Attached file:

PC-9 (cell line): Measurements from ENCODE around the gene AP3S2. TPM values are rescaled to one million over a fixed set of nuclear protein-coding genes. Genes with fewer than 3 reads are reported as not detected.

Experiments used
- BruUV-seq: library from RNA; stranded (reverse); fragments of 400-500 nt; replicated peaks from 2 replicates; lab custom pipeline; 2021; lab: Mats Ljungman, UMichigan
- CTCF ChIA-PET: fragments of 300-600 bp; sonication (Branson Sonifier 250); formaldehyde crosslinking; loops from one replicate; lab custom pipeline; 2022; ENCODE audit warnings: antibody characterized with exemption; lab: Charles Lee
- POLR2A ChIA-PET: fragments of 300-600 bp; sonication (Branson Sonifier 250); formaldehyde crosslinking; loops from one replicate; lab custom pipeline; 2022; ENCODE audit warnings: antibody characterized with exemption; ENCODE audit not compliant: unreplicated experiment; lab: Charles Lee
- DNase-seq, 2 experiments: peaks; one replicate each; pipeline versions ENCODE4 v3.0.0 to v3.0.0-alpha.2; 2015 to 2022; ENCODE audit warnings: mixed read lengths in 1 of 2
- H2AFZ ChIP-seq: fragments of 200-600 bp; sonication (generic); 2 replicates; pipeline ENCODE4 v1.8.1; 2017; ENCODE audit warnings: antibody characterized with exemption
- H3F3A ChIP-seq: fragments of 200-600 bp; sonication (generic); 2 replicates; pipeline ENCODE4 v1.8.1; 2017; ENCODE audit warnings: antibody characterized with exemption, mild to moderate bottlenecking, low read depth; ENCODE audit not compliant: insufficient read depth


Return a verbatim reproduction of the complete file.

PC-9 (cell line): Measurements from ENCODE around the gene AP3S2. TPM values are rescaled to one million over a fixed set of nuclear protein-coding genes. Genes with fewer than 3 reads are reported as not detected.

Experiments used
- BruUV-seq: library from RNA; stranded (reverse); fragments of 400-500 nt; replicated peaks from 2 replicates; lab custom pipeline; 2021; lab: Mats Ljungman, UMichigan
- CTCF ChIA-PET: fragments of 300-600 bp; sonication (Branson Sonifier 250); formaldehyde crosslinking; loops from one replicate; lab custom pipeline; 2022; ENCODE audit warnings: antibody characterized with exemption; lab: Charles Lee
- POLR2A ChIA-PET: fragments of 300-600 bp; sonication (Branson Sonifier 250); formaldehyde crosslinking; loops from one replicate; lab custom pipeline; 2022; ENCODE audit warnings: antibody characterized with exemption; ENCODE audit not compliant: unreplicated experiment; lab: Charles Lee
- DNase-seq, 2 experiments: peaks; one replicate each; pipeline versions ENCODE4 v3.0.0 to v3.0.0-alpha.2; 2015 to 2022; ENCODE audit warnings: mixed read lengths in 1 of 2
- H2AFZ ChIP-seq: fragments of 200-600 bp; sonication (generic); 2 replicates; pipeline ENCODE4 v1.8.1; 2017; ENCODE audit warnings: antibody characterized with exemption
- H3F3A ChIP-seq: fragments of 200-600 bp; sonication (generic); 2 replicates; pipeline ENCODE4 v1.8.1; 2017; ENCODE audit warnings: antibody characterized with exemption, mild to moderate bottlenecking, low read depth; ENCODE audit not compliant: insufficient read depth